Hyundai Crankshaft Position Sensor Replace Timing Belt Replace 2.4 Liter Four Cylinder

Hyundai Crankshaft Position Sensor Replace Timing Belt Replace 2.4 Liter Four Cylinder. Crankshaft Position Sensors often malfunction after 100,000 miles on late model vehicles. The local dealer charges $400 labor to replace this very basic part. This video shows how it can be a do-it-yourself project for some mechanically adept people with a little research and planning. The new part costs about $70 at a discount auto parts store, so you can save up to $500 on a Saturday if you have the tools, intelligence and ability. There is no calibration or timing involved. The part simply bolts on, but replacing the wire that runs up to the ignition module is the greatest challenge. This video may not be copied without the expressed written permission of the producer as regulated by federal and state legislation of the United States and the individual states thereof. Contact is available through this Youtube Channel or by writing Freedom Productions 55 at P.O. Box 1955 Bagdad FL. This video is dedicated to every noble self-reliant and independent-minded American that must continually resist the efforts of the contemporary nanny-state which desires to squelch all personal initiative, if that were possible, rendering the citizens of this great nation totally dependent on the ruling political class. The reduction of the vastness of the Federal government, which is embarked on an ill0advised spending binge based on the citizens' indebtedness, is the only hope to restore this republic that was so brilliantly conceived, yet so poorly managed for the past forty years. We must return responsibility and administration of all domestic welfare programs, other than the original contractual old-age pension to the states, which are leagallt bound to administer without increasing public indebtedness.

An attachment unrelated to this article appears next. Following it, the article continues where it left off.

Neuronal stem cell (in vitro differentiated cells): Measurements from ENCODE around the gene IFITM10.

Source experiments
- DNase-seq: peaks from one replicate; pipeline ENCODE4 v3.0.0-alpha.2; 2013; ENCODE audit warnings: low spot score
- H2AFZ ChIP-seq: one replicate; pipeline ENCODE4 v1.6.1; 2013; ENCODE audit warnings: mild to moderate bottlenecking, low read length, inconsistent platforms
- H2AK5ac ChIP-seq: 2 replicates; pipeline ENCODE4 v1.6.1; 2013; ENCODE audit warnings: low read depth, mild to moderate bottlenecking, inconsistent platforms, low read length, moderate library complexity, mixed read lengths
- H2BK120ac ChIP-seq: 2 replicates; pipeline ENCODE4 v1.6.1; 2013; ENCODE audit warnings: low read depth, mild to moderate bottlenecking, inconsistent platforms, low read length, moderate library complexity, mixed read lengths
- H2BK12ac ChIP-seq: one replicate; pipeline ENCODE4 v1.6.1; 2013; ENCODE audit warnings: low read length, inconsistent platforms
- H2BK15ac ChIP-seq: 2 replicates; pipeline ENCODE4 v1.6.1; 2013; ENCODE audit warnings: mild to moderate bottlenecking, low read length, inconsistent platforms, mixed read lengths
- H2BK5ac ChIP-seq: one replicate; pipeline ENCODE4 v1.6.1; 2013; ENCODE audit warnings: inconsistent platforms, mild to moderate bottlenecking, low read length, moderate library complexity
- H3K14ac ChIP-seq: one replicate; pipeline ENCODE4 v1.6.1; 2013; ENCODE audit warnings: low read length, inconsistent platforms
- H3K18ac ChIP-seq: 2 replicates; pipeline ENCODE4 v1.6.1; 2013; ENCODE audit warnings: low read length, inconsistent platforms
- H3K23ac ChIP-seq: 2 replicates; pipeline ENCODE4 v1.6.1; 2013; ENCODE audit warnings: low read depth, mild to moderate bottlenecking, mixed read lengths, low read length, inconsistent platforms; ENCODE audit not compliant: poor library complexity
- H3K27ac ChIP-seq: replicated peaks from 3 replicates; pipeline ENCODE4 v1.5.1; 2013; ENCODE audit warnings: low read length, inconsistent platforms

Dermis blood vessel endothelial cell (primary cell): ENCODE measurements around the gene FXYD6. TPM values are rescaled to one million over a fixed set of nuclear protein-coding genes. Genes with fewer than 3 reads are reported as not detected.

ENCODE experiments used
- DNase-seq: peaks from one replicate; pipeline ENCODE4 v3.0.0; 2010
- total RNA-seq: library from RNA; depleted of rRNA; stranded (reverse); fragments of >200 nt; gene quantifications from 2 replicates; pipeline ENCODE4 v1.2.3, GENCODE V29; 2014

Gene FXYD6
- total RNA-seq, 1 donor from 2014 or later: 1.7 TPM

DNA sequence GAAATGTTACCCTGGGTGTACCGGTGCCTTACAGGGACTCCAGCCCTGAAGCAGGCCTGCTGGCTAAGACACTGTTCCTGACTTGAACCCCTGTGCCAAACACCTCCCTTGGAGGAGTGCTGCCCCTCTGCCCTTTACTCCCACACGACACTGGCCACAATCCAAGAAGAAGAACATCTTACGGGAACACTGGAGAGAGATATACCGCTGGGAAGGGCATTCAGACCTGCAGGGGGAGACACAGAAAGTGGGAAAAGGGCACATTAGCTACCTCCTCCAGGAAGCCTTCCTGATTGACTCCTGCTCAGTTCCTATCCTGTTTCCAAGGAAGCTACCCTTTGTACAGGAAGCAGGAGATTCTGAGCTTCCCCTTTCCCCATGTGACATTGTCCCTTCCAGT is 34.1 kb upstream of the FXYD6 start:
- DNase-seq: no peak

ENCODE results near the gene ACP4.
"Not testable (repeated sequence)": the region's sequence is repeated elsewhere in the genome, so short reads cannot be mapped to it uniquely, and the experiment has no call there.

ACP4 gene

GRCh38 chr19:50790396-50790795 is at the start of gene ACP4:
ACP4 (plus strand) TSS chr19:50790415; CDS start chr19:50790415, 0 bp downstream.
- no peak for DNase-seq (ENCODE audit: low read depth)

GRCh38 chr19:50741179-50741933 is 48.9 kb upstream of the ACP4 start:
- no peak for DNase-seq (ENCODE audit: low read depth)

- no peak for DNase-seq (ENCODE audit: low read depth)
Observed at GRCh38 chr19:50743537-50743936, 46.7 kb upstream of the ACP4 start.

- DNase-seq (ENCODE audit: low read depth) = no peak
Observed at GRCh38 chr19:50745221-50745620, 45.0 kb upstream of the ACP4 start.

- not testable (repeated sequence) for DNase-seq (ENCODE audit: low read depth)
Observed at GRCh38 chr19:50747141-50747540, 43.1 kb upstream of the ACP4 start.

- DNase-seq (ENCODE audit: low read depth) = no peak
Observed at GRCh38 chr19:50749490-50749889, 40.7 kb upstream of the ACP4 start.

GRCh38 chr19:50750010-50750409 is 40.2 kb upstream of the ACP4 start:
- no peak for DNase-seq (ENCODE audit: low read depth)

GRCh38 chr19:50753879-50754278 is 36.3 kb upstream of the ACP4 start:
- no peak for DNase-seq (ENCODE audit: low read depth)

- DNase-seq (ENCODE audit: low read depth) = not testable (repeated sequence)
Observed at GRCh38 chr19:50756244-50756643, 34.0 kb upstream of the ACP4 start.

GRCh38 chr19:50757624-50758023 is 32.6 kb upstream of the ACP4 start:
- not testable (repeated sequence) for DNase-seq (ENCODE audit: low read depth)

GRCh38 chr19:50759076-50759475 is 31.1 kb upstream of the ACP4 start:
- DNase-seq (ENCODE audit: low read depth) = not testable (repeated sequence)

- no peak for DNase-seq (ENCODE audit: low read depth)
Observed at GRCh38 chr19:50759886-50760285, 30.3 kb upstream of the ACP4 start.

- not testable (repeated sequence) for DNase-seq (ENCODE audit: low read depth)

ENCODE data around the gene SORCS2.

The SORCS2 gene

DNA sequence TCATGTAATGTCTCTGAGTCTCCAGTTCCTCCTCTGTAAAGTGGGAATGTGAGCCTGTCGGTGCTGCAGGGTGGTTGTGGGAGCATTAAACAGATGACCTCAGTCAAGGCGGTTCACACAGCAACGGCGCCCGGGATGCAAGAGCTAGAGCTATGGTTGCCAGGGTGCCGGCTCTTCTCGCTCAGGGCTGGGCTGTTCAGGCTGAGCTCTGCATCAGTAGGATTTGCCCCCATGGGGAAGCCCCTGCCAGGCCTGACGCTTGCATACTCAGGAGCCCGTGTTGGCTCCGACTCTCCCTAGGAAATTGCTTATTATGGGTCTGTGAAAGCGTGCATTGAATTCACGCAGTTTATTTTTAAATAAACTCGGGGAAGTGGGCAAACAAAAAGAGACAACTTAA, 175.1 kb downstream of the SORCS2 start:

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Crank Sensor Quick Fix
GET SOFTWARE HERE: http://www.autodiagnosticsandpublishing.com/Software_Catalog.html Crank Sensor Quick-Fix There are two types of crank sensors, and two types of tests, the 2 and 3 wire sensors. Here are the flash points for the crank sensor testing. 1) The 2 wire crank sensor generates a voltage, and is quick tested with a test light. 2) To test the two wire sensor, disconnect the crank sensor, ignition key on, hook the test light to battery power, and tap at each crank sensor terminal repeatedly. A spark click and injector pulse should be seen. 3) The 3 wire sensor has its own circuit, with 5 to 8 volt power, ground, and signal wires. Identify the signal wire using volt meter or diagram. 4) Take the test light and connect to battery ground. With key on, disconnect crank sensor, and repeatedly tap on the signal wire. You should hear a spark click and injector noid pulse. These are to test the ECM crank sensor circuit response. On both tests, you should see a spark click and injector pulse. Crank sensor is the main input to the ECM. If ECM working, then the crank is the only other issue. There are other ways to test, but involve an oscilloscope and more complex. This concludes the cranks sensor Quick-Fix.




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